Well, The Bridge isn’t going to give up that easy. The question then becomes where to move it. I was talking with one of the organizers the other day and he told me they’ve already got a few places in mind. So even if saving this building is a longshot, saving The Bridge is not. The Bridge as an idea, as a center for creative energy and grassroots activism in this city, is not going to go away. It’s going to adapt and survive. Unfortunately, it has to do so in an environment that is actively hostile. 

There is no room for The Bridge in the project of gentrification fully realized. 

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I donated $100 to the Bridge and I don’t make a whole lot of money. The place is important to me and I hope I made a good case as to why it could or even should be important to you. This is usually the part of the post where I ask you to give me some money but instead this time I’d say give it to The Bridge instead. Here’s that link to donate again

Also you can go down to The Bridge today and get some of that good good R&R Jerk Chicken. Today, 100 percent of the proceeds go to the Save The Bridge fundraising drive. 

Also if you feel like subscribing too smash the button thanks!! If you’re new around here and don’t know how it works you can subscribe for free or for a few bucks a month which helps me live off this thing and you get these posts sent straight to your email.

The big news today is that all of the charges against all of the Black Lives Matter protesters that were arrested by Worcester police on the night they forced them down Main Street on June 1 have been dropped. DROPPED!! And I’m going to write about that later for sure but for now lemme just say woohoo! And that’s what you get when you copy and paste the criminal complaint for 19 separate criminal cases biiiiiich try harder next time. The police department really did that. The assistant district attorney said in a memo mysteriously handed to only the Telegram and MassLive that the charges were hinged on an 18th century law that is hard to prosecute? Definitely going to follow up on this one when I get my hands on that memo from the District Attorney’s Office.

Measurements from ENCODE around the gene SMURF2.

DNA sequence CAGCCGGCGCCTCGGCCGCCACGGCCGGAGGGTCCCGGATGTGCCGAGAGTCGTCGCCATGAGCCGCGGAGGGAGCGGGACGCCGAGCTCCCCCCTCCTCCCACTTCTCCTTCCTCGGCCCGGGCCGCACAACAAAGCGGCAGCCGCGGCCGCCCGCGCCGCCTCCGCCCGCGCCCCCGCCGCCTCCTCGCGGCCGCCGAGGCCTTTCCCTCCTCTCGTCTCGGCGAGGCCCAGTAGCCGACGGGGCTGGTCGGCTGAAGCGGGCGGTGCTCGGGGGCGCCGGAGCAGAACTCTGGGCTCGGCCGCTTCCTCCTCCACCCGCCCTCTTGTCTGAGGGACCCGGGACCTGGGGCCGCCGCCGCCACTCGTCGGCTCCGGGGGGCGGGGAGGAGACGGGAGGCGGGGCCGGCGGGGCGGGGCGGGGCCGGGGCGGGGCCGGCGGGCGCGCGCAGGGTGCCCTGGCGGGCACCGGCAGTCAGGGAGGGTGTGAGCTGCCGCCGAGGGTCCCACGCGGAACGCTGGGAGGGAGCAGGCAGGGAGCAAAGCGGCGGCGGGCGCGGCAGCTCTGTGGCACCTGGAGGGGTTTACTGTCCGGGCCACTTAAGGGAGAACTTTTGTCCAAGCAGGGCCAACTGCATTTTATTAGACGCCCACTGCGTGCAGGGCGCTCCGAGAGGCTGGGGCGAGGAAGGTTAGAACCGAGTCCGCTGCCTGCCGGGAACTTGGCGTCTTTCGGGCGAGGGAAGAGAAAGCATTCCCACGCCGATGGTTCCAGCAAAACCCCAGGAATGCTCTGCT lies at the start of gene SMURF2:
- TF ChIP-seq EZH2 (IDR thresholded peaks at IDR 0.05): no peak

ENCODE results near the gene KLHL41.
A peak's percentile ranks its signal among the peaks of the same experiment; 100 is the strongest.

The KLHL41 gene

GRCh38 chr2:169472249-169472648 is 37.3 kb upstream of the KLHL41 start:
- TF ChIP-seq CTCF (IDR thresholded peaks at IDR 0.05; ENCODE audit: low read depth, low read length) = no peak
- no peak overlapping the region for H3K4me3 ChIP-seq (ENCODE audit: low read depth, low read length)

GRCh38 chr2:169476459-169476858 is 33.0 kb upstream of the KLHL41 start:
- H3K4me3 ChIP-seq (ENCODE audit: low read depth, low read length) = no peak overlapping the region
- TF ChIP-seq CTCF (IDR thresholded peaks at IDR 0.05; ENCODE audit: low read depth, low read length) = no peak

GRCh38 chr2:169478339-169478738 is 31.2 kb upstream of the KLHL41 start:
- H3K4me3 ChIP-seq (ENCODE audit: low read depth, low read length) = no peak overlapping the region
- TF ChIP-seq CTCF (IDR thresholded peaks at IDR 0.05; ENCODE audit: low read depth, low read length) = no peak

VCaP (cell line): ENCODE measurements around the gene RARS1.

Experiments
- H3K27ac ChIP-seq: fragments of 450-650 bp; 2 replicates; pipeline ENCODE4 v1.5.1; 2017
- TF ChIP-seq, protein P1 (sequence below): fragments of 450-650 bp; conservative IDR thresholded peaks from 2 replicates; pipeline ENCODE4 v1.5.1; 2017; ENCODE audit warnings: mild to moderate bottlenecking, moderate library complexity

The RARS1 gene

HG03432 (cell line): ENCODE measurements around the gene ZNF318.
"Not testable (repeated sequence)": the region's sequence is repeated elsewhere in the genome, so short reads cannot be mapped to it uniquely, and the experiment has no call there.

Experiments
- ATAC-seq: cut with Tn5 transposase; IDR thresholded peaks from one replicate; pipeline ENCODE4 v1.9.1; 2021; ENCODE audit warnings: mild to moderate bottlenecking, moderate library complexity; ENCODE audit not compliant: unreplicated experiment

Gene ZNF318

Also breaking today is an internal investigation by the Worcester Police Department which found that the cop who went up to a man in the throes of a mental health crisis and strapped to a stretcher and slapped that man in the face used “reasonable force.” The slap, they claim, is an “open hand distraction technique.” You can’t make this stuff up. 

Ok, enough for now. Talk soon!! Also I couldn’t find anyone to copy edit for me today so this one is coming to you raw I hope I didn’t miss anything but editing yourself is hard when you are very stupid.